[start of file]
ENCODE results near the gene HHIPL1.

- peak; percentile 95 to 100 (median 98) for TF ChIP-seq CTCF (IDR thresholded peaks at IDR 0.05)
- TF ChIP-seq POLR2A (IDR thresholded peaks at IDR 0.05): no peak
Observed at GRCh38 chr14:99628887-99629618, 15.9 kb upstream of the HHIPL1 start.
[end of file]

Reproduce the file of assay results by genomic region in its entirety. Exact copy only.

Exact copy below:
ENCODE results near the gene HHIPL1.

- peak; percentile 95 to 100 (median 98) for TF ChIP-seq CTCF (IDR thresholded peaks at IDR 0.05)
- TF ChIP-seq POLR2A (IDR thresholded peaks at IDR 0.05): no peak
Observed at GRCh38 chr14:99628887-99629618, 15.9 kb upstream of the HHIPL1 start.